Google has been very good at establishing a broad-based platform for search and search advertising.  However, they’ve always taken a “hands-off” approach when it comes to content.  Google doesn’t get involved in the dirty work of “data cleansing”, especially when it requires domain-specific knowledge and human intervention. Instead, Google focuses its resources where they can rely on existing metadata to fuel their engineering powerhouse. 

Therein lies the problem that came to light this week when the Boston Globe ran an article that detailed the experience of e-Patient Dave (Dave deBronkart) in transferring his medical record info from Boston’s Beth Israel  Deaconess Medical Center (BIDMC) hospital to Google Health, the highly anticipated personal health record (PHR) utility from Google.  Dave described in the Globe article and on the E-Patient.net blog some of the unacceptable outcomes that occurred when Google inferred information from content that was imported into his Google Health PHR from electronic records at BIDMC.   For instance, dates did not accompany most of the information, so Google Health issued alerts that assumed all of the conditions and meds listed in his record were occurring simultaneously.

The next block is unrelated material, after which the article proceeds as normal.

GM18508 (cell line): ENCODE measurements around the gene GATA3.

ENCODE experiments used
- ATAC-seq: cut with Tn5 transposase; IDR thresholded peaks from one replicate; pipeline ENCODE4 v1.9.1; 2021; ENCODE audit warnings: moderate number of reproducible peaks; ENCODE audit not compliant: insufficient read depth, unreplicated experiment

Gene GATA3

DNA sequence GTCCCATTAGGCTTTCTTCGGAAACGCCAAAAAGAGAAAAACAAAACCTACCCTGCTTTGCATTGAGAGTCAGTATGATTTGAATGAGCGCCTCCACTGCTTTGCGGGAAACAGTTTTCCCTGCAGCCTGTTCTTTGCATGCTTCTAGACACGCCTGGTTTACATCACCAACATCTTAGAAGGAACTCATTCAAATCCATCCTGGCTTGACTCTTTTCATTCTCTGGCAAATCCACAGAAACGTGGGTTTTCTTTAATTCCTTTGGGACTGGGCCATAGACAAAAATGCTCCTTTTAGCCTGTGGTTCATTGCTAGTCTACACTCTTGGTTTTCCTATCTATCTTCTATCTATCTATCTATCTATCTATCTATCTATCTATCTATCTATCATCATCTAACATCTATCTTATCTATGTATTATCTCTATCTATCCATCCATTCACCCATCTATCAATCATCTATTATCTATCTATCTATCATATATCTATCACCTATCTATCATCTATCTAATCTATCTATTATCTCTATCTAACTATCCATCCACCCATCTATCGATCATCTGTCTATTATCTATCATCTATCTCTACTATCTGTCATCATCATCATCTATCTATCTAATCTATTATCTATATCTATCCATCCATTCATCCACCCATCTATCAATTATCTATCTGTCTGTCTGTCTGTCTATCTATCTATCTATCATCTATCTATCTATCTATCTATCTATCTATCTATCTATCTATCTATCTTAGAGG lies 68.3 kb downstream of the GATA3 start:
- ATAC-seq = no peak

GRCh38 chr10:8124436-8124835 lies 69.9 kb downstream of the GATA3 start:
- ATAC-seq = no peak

The article also highlights serious flaws in using medical billing codes to infer information about medical conditions.  E-Patient Dave delves more deeply into the medical coding issue on his blog and offers a good round-up of the various codes used by medical providers.  These billing codes are imperfect for their primary purpose; using them as the primary metadata to infer a patient’s medical history is a fatal flaw.

So, should we conclude that Google Health is a DOA as some have suggested?  Not necessarily.  But, I think it may be fair to say that Google Health isn’t ready for the average patient/consumer and won’t be until more progress is made in harmonizing the codes and terminology used by various stakeholders in the healthcare economy. 

One conclusion is clear:  given the current stage of development of PHRs, there are opportunities for content intermediaries in healthcare to solve some of the data inconsistency problems.  One new company,  Zweena Health, added its voice to the Google Health bashing to promote its own service that creates PHRs for individuals.  According to their site, they “do all the work” to convert information from providers into a usable information resource.